Last week the Young Vic’s Young Ambassadors presented the maiden performance of SE1, a forty-five minute exploration of modern life in London’s breathless sprawl. The play, co-written by Dorcas Ayeni-Stevens and Alastair Curtis, is formed from a series of monologues spoken by a diverse set of characters all linked by a shared sense of disillusionment and dissatisfaction at their current prospects and trajectory.
The top floor of the run-down Platform building in Waterloo was an appropriate setting, the set bare aside from the odd prop or piece of furniture, rightly directing the focus of the play’s first draft onto the essential execution of script and character. With actors stationed around the perimeter of the room, the play is staged as a ‘promenade’, whereby the audience occupy the same space as the actors and can walk ‘freely’ (or in reality, uneasily) around the room.
This staging decision was effectively realised, allowing the audience to dip in and out of the characters’ lives while they remained confined to the same fixed location, reinforcing the sense of fatalism and entrapment that loomed over their stories. It also produced a visible audience-character dynamic a traditional theatre layout does not allow for – it was telling to see which characters the audience felt relaxed around and which they kept their distance from.
The performance starts and ends with ‘Creature’, a mad-eyed, distressed everyman figure, impressively portrayed by Ollie Harrison-Hall. Though an interesting concept, ‘Creature’ does not punctuate the narrative or interact with the characters it is supposed to embody often enough to really merit the key introductory and concluding passages. In a play that is otherwise filled with sensitively-drawn characters who are true to real life and relatable, ‘Creature’ feels too obviously like a dramatic exposition.
After its unhinged opening gambit (‘nothing private, nothing hidden… the dirty laundry of messy lives – hear it all… feel it all’), it is up to the characters to play out its anxieties in their everyday lives. Among this assortment is Julie, an aspiring receptionist for a large firm; Edward, an unhappily married and unsuccessful playwright; Peter, a spoilt rich kid laying out half-formed business plans with Daddy’s money; Sana, an alienated, poverty stricken English student with few job prospects; her friend Teju, a Nigerian migrant and constant family disappointment, and Woman, an elderly widow suffering severe memory loss.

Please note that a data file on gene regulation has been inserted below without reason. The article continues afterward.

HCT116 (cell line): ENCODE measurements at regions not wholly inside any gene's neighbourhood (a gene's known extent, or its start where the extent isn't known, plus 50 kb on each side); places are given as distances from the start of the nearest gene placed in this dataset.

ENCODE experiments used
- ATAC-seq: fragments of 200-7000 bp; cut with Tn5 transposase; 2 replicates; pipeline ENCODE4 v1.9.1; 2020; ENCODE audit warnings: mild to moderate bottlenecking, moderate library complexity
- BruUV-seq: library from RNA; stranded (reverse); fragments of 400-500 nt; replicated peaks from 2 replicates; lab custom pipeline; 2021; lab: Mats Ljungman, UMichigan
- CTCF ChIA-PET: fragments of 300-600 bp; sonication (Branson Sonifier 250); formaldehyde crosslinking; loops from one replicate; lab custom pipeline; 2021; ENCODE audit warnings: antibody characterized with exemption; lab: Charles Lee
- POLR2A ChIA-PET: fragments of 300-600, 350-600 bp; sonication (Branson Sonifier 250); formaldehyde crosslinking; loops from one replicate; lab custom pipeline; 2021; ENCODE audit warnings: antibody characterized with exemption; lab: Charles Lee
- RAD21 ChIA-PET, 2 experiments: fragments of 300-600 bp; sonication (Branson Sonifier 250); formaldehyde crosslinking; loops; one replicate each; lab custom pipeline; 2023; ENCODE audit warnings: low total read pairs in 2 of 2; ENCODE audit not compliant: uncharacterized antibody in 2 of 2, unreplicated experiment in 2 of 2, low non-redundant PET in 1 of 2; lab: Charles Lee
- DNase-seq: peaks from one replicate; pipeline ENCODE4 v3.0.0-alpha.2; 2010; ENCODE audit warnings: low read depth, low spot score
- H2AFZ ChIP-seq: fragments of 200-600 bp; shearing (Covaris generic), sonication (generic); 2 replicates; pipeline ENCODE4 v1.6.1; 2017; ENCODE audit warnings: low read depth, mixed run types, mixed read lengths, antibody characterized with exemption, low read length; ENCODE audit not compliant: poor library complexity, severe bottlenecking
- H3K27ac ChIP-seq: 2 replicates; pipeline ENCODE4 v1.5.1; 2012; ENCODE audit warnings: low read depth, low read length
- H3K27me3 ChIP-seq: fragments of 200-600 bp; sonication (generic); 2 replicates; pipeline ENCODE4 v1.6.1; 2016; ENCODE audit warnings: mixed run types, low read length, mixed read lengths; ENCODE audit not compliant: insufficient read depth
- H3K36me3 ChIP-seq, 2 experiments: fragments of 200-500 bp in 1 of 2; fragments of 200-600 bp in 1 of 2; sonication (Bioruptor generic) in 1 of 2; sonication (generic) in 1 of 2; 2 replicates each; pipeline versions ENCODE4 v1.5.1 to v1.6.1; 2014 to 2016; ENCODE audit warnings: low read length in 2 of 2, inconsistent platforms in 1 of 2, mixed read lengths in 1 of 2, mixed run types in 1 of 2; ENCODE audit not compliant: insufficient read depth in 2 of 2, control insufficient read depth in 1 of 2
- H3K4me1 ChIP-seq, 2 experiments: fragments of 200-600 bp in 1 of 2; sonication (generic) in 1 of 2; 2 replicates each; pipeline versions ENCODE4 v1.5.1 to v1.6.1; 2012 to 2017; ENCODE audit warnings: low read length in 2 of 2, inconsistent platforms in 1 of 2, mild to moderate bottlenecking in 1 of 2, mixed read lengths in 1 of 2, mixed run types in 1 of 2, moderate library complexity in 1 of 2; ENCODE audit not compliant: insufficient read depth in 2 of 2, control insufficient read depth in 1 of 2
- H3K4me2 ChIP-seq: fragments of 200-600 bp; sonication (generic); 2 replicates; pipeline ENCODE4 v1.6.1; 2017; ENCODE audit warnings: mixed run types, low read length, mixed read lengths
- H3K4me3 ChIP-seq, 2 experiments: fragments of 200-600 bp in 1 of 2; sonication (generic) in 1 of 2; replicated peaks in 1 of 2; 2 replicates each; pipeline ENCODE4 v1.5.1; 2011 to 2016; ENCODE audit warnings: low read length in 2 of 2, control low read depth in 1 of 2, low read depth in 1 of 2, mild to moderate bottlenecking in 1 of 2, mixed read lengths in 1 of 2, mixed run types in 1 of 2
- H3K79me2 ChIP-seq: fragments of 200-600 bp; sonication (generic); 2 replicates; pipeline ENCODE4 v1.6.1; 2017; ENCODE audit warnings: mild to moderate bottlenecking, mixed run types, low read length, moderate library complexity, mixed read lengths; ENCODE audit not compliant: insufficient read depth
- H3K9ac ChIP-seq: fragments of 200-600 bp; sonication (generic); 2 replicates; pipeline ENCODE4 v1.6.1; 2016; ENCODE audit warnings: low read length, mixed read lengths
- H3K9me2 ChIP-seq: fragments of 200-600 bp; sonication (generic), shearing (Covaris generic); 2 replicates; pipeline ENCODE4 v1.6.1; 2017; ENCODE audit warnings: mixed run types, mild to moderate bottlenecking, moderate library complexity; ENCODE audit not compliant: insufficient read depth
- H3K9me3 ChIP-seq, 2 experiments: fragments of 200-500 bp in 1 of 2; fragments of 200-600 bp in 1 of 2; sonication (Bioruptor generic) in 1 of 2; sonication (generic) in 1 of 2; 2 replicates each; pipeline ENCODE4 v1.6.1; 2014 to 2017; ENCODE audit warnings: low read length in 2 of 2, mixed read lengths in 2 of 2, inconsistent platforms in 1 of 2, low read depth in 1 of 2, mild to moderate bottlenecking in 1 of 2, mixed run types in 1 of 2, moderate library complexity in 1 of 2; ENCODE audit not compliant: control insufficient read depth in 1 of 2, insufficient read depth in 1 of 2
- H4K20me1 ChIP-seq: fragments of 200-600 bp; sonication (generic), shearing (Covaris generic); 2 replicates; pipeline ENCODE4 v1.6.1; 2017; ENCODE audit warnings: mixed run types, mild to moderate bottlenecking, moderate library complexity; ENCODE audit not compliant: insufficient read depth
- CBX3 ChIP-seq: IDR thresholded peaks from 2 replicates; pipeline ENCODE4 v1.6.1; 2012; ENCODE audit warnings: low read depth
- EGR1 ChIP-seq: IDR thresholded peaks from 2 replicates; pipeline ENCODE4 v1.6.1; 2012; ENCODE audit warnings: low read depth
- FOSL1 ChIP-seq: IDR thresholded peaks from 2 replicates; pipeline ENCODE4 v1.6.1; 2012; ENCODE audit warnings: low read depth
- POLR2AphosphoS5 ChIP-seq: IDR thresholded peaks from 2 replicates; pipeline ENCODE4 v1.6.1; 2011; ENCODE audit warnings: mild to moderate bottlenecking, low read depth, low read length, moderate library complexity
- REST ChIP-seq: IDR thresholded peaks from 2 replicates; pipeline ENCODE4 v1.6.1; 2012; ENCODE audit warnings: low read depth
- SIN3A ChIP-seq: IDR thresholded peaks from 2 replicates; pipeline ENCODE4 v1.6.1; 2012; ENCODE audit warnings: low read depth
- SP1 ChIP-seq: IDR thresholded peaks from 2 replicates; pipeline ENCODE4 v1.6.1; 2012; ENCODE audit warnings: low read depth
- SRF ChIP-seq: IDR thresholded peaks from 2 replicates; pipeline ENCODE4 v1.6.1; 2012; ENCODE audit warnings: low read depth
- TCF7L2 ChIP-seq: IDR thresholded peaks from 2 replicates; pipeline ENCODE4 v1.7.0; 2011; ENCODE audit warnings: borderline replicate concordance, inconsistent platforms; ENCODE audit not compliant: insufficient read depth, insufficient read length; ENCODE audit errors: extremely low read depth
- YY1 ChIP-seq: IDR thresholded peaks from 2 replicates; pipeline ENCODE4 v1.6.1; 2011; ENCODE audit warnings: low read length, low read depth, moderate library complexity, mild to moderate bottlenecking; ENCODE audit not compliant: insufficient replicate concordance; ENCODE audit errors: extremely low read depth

Sana (Sharita Oomeer), Julie (Gabrielle Sheppard) and Woman (Catherine Herman) are stand-out characters, and would warrant further development if the play grows to be a longer piece. Sana is well-balanced, sympathetic without being cloying, witty without seeming forced. Julie, while initially a ridiculously overenthusiastic embodiment of corporate, ladder-climbing ‘goal-based’ aspiration, ends up a believable and pathetic figure, as her unglamorous reality cuttingly undermines the language of business buzzword bullshit she adopts.
Some of the other parts, especially that of Edward and Peter are underdone and unsatisfactory, as is the play’s abrupt and anti-climactic conclusion. Both plot-lines certainly showed potential but needed fleshing out. The script flirts with the idea of interweaving the characters’ stories but never quite commits. For example Peter and Sana’s paths overlap when Peter buys up her community recreation centre, one of the few places Sana feels a sense of belonging. In alluding to London’s growing gentrification, this moment excellently exposes how the lives of the poor are touched by the rich as if by the offhand of an uncaring, profit-driven divinity. It was a shame the characters’ lives did not crossover more often. Not only would it add greater coherence to SE1’s overarching narrative, it would also strengthen the relevance for ‘Creature’ as a figuring who represents and links every character.
While the characters’ existence may seem depressingly empty and mundane, the play is not without humour or hope. Indeed it is precisely the hope and tangibility of a better life that evokes so much pathos. The plight of the play’s young characters in particular elicit sadness and anger: the result of a generation fucked over time and again by six years of malicious Conservative policy.
While some plot-lines are not tied together and some characters not fully-formed, SE1 showed itself to be an extremely promising piece of theatre in-the-making. With further resources and revision SE1 could turn out to be an excellent examination of London’s polarised and displaced that speaks to a generation of forgotten, maltreated have-nots.